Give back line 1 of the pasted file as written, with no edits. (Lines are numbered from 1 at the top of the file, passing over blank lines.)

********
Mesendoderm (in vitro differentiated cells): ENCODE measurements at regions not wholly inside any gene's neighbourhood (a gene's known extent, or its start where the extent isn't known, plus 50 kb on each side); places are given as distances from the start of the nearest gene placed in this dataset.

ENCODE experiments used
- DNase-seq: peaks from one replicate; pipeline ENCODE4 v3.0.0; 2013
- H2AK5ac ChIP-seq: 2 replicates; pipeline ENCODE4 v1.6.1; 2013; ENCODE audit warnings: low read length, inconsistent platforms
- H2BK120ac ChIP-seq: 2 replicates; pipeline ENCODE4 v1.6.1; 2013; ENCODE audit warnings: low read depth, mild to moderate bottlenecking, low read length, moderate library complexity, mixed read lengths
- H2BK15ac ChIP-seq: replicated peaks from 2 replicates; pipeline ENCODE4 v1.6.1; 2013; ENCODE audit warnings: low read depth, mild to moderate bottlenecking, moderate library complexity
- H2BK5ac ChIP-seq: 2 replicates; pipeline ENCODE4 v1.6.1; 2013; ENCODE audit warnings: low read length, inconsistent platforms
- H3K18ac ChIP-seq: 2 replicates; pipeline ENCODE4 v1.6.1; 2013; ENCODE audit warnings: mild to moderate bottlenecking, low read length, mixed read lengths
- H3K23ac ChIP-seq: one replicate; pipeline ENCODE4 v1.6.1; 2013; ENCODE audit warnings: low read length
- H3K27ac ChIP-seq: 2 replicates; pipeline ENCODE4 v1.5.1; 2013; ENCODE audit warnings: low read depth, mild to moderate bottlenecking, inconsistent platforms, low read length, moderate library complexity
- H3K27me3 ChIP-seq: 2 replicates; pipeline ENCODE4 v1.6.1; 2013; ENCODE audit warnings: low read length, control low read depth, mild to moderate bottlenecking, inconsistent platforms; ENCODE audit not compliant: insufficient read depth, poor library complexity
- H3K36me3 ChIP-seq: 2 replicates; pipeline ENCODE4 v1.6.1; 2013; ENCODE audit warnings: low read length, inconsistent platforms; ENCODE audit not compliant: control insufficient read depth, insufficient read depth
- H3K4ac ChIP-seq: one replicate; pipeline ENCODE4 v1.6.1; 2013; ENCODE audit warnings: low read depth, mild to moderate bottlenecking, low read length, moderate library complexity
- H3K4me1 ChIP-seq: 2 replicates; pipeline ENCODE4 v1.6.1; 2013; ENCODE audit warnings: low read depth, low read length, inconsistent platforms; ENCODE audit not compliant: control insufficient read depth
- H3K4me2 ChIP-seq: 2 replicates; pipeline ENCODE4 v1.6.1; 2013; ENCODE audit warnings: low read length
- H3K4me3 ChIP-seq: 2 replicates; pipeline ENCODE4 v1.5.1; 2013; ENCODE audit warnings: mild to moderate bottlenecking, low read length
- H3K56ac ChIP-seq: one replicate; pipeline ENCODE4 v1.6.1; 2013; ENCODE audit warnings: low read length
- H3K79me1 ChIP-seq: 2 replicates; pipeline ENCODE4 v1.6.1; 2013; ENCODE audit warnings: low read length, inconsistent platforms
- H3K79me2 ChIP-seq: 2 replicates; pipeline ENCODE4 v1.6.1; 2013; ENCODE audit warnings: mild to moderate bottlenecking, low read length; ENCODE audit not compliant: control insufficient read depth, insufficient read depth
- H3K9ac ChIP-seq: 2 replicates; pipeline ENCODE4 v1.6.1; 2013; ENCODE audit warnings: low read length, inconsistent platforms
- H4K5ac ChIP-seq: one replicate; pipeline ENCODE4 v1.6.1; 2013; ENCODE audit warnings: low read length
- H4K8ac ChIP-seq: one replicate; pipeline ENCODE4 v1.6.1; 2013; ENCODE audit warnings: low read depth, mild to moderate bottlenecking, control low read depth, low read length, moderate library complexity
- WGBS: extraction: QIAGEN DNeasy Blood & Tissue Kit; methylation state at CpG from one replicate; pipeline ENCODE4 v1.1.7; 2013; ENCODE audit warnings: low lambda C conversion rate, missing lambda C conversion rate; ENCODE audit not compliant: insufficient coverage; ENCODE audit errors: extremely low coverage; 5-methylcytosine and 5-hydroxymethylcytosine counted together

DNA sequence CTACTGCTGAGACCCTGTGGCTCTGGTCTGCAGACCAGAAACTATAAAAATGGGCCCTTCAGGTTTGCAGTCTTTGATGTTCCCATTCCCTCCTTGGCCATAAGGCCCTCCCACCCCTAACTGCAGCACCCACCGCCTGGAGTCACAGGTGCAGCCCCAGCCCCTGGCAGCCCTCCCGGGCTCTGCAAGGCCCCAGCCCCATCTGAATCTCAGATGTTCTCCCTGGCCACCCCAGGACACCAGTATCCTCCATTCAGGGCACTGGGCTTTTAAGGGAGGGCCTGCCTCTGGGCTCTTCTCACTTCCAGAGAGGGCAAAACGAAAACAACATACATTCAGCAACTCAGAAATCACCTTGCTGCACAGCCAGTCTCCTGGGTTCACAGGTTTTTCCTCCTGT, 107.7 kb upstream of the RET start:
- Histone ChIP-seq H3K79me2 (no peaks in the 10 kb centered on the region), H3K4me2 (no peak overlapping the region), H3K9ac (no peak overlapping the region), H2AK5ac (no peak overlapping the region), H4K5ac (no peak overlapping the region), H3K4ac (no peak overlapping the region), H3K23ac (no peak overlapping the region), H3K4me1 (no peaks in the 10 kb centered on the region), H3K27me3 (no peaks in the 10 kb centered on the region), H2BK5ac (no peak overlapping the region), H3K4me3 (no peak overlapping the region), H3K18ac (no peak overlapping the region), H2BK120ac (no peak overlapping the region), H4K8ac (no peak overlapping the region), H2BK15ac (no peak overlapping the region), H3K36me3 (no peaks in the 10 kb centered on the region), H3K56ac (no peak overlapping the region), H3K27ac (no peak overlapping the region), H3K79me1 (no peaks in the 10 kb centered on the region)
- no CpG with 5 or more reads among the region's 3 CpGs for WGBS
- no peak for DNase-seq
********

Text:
Mesendoderm (in vitro differentiated cells): ENCODE measurements at regions not wholly inside any gene's neighbourhood (a gene's known extent, or its start where the extent isn't known, plus 50 kb on each side); places are given as distances from the start of the nearest gene placed in this dataset.